It's an exciting experience to buy your first home. It can also be overwhelming.
If you haven't been through the process of buying a home before, you'll likely be surprised by the sheer volume of paperwork, effort, and due diligence required for the transaction to close.
Searching for and finding the right home is just the first step. If you haven't already, download our Buying Guide for a glimpse at some of the key steps along the way.
If you've decided to buy your first home, please give me a call. I truly enjoy working with new buyers during this exciting time. Even if you're not ready to make a decision yet, I would still love to talk with you about your plans, and can provide valuable insight and information while you evaluate your options.
When preparing to buy your first home, there are a couple of steps you can - even before you begin your search - take to make the process go smoothly.
We often discuss strategies for how to negotiate the very best price from the seller. And there is no doubt this is important. But what if I told you there is an even better way to save thousands - or even 10s of thousands - off the price of your home?
How? By establishing a good credit history. Consider for example buying a $150,000 home with a 10% down payment and a 30 year mortgage.
In this scenario, a buyer with a credit score which qualifies them for a 4.5% interest rate instead of a 5.0% rate will save over $15,000 over the life of the loan.
Talk about a easy way to get a nice 10% discount!
This is why it is important to establish good credit during the months and years leading up to buying your first home. If you haven't before, an important first step is to pull your credit reports and check them for accuracy. You can pull each of your reports (there are three) from annualcreditreport.com once per year for free. If you do find any errors, you can file a dispute to correct the information.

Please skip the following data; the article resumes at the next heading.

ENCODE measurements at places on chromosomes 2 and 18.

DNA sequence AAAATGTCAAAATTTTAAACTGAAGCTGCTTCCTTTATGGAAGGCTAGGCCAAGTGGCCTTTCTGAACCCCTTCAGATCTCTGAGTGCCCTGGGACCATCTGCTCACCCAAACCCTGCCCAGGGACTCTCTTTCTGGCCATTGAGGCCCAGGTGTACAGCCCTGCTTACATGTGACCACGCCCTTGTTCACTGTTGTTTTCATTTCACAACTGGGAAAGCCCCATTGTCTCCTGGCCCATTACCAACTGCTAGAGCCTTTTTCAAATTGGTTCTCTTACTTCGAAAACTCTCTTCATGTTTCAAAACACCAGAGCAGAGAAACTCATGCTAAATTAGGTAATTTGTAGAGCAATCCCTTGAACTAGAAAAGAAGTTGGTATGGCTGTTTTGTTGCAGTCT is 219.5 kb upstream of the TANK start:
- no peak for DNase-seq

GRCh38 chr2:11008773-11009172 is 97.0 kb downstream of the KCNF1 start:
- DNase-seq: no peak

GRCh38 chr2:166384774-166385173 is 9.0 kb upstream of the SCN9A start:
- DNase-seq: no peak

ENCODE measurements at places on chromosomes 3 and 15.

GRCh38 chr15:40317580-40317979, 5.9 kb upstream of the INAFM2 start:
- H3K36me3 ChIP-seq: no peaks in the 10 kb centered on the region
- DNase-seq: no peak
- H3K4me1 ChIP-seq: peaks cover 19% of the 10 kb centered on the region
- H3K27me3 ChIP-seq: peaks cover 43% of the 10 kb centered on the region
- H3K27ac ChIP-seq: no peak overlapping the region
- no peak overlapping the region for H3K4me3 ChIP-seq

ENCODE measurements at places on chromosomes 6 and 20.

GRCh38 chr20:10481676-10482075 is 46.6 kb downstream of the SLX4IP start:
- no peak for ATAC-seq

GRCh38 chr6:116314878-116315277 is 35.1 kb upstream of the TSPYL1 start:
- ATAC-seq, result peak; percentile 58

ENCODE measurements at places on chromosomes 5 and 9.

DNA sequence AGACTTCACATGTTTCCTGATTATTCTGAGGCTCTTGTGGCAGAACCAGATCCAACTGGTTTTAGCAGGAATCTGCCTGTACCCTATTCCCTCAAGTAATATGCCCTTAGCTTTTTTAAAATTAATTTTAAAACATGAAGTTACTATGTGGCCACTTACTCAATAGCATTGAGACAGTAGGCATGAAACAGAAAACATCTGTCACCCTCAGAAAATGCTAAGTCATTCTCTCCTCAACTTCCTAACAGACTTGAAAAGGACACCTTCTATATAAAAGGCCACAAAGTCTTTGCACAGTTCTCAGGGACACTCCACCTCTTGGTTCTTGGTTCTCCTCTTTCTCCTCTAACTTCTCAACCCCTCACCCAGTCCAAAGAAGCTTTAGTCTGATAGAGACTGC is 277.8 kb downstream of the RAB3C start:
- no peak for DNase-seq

Once you're confident your information is correct, if you're considering buying a home you should talk with a mortgage lender about getting pre-qualified. The lender will be able to tell you precisely how much money you would be able to borrow, and will present you with a pre-qualification letter. Getting pre-qualified doesn't obligate you to anything, and you can (and should!) still shop around for the best mortgage terms later. But this letter provides good information to have as you begin your home search. Besides = many sellers ask for a copy of this letter to be provided along with any offers to purchase.
The second benefit to getting pre-qualified is you will come away with firm knowledge of how lenders view your credit. If you're not happy with the rate you're offered, most loan officers will be able to offer tips on ways to improve your score to (hopefully) qualify for a better rate.
Another step to take in preparation of buying your first home is to begin saving cash. Stash away what you can off the top of each paycheck.
While there are many options on the market that allow buyers - especially first time buyers - to buy a house for little or no money down, you're still better off if you can afford at least some down payment.
You will save money over the term of your mortgage by financing less of purchase price.